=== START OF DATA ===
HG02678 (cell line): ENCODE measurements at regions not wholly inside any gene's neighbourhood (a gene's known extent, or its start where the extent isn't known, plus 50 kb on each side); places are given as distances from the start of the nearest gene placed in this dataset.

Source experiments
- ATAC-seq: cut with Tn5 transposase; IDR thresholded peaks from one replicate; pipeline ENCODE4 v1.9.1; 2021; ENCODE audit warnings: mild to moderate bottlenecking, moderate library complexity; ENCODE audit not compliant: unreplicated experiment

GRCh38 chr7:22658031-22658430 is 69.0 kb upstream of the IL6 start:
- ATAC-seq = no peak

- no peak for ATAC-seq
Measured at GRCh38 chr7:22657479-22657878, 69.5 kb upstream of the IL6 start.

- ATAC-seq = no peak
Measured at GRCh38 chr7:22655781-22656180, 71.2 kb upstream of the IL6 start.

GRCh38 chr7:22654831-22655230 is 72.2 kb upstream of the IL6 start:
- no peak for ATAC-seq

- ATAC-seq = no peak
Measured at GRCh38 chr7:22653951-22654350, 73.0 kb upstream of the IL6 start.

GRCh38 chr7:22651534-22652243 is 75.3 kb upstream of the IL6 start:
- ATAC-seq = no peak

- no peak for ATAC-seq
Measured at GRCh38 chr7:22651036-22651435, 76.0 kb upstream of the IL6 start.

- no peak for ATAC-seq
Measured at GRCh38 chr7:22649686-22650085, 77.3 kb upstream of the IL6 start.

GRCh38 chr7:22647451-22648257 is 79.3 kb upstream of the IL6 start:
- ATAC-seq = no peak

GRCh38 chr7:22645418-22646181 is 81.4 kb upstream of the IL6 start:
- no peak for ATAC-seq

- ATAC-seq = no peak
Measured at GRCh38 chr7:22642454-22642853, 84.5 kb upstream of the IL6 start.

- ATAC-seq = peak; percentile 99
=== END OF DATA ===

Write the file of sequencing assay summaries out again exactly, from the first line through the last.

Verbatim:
HG02678 (cell line): ENCODE measurements at regions not wholly inside any gene's neighbourhood (a gene's known extent, or its start where the extent isn't known, plus 50 kb on each side); places are given as distances from the start of the nearest gene placed in this dataset.

Source experiments
- ATAC-seq: cut with Tn5 transposase; IDR thresholded peaks from one replicate; pipeline ENCODE4 v1.9.1; 2021; ENCODE audit warnings: mild to moderate bottlenecking, moderate library complexity; ENCODE audit not compliant: unreplicated experiment

GRCh38 chr7:22658031-22658430 is 69.0 kb upstream of the IL6 start:
- ATAC-seq = no peak

- no peak for ATAC-seq
Measured at GRCh38 chr7:22657479-22657878, 69.5 kb upstream of the IL6 start.

- ATAC-seq = no peak
Measured at GRCh38 chr7:22655781-22656180, 71.2 kb upstream of the IL6 start.

GRCh38 chr7:22654831-22655230 is 72.2 kb upstream of the IL6 start:
- no peak for ATAC-seq

- ATAC-seq = no peak
Measured at GRCh38 chr7:22653951-22654350, 73.0 kb upstream of the IL6 start.

GRCh38 chr7:22651534-22652243 is 75.3 kb upstream of the IL6 start:
- ATAC-seq = no peak

- no peak for ATAC-seq
Measured at GRCh38 chr7:22651036-22651435, 76.0 kb upstream of the IL6 start.

- no peak for ATAC-seq
Measured at GRCh38 chr7:22649686-22650085, 77.3 kb upstream of the IL6 start.

GRCh38 chr7:22647451-22648257 is 79.3 kb upstream of the IL6 start:
- ATAC-seq = no peak

GRCh38 chr7:22645418-22646181 is 81.4 kb upstream of the IL6 start:
- no peak for ATAC-seq

- ATAC-seq = no peak
Measured at GRCh38 chr7:22642454-22642853, 84.5 kb upstream of the IL6 start.

- ATAC-seq = peak; percentile 99